Some must speak up in order to stand out

The Baltimore Sun

Whine and you shall receive.

After losses by the Dallas Cowboys and New York Jets two weeks ago, wide receivers Terrell Owens and Laveranues Coles publicly complained about not being more involved in their teams' respective offenses. Fast-forward to last Sunday and - voila - Owens (five catches for 45 yards and three touchdowns) and Coles (five catches for 106 yards, two touchdowns) played major roles in victories by the Cowboys and Jets.

Dolphins wide receiver Chris Chambers has just as legitimate a gripe as Owens and Coles entering today's game against the Green Bay Packers, but you won't be hearing such complaints publicly.

Chambers failed to post more than 40 receiving yards in three of the Dolphins' four previous games. And though he did botch a potential catch that resulted in a Jets interception, the fact that Chambers caught only two passes for 12 yards through the first three quarters of last week's 20-17 loss to New York speaks volumes about how much less of an impact he is making in 2006 compared with the final six games last season when he had 43 receptions for 620 yards and six touchdowns en route to a Pro Bowl berth.

Chambers could have vented his frustration to the media a la Owens and Coles after the loss to the Jets. Instead, Chambers said he approached offensive coordinator Mike Mularkey privately last week about his role in the team's offense.

"I asked Mike today if there's anything I need to do differently," Chambers said Wednesday. "He said, 'Just keep playing and we'll figure out ways to get you the ball.'"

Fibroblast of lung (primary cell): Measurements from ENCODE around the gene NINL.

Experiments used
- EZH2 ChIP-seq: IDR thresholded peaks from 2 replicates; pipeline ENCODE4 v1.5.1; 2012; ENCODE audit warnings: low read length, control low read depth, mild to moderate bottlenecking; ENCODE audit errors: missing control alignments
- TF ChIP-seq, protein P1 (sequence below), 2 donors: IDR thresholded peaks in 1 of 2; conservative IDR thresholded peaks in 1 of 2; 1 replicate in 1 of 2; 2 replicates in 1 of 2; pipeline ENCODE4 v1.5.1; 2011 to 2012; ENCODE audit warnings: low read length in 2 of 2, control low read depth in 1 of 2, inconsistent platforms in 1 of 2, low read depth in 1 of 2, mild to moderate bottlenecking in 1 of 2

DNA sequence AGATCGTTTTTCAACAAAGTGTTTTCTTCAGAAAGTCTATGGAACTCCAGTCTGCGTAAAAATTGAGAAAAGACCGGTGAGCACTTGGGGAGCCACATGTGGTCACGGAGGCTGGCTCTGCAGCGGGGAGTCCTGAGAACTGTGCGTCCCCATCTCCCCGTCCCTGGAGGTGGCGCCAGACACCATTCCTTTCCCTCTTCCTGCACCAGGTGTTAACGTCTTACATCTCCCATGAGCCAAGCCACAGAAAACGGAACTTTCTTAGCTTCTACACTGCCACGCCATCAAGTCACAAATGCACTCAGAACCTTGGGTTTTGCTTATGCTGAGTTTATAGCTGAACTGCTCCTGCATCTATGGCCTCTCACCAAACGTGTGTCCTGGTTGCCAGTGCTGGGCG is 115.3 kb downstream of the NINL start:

Earlier in his six-year NFL career, Chambers occasionally spoke out publicly when wanting a larger role in the Dolphins' passing offense. Chambers, though, said he is more comfortable with a low-key approach.

"I know how to handle it," Chambers said. "I try to kind of let the coaches figure it out that I need to get going early in the game, not get one [catch] in the first and then not get another one until the fourth when we're trying to win and it's like, 'We need you.' It's kind of rough. But I think the coaches know that."

In comparison, Dolphins tight end Randy McMichael is from the squeaky-wheel-gets-the-grease school of thought. McMichael isn't afraid to speak his mind when not catching passes, although his 14 receptions in the past two games weren't the result of his public lobbying so much as improvement by the offensive line that allowed him to become less of a blocker and more of a receiver.

McMichael said he understands why Owens and Coles spouted off.

"If you say you want the ball, it's because you have confidence in your ability," McMichael said. "They're the go-to guys. When your go-to guys say, 'Give me the ball,' you've got to give them the ball.

"They shouldn't have to say that. You should automatically be giving them the ball. I think a lot of times they challenge themselves by saying it because they know they have to elevate their game so [complaining] won't blow up in your face."

Such demands can create the perception of a player as being selfish.

McMichael, though, said that shouldn't matter.

"The thing is you don't ever worry about what anyone from the outside is saying," McMichael said. "Your teammates know what you can do. A lot of times, teammates in the back of their minds are thinking, 'Wow, we've got to get this guy the ball.'"

For the Dolphins, that guy would be Chambers, even if he won't shout it out.

Alex Marvez writes for the South Florida Sun-Sentinel.

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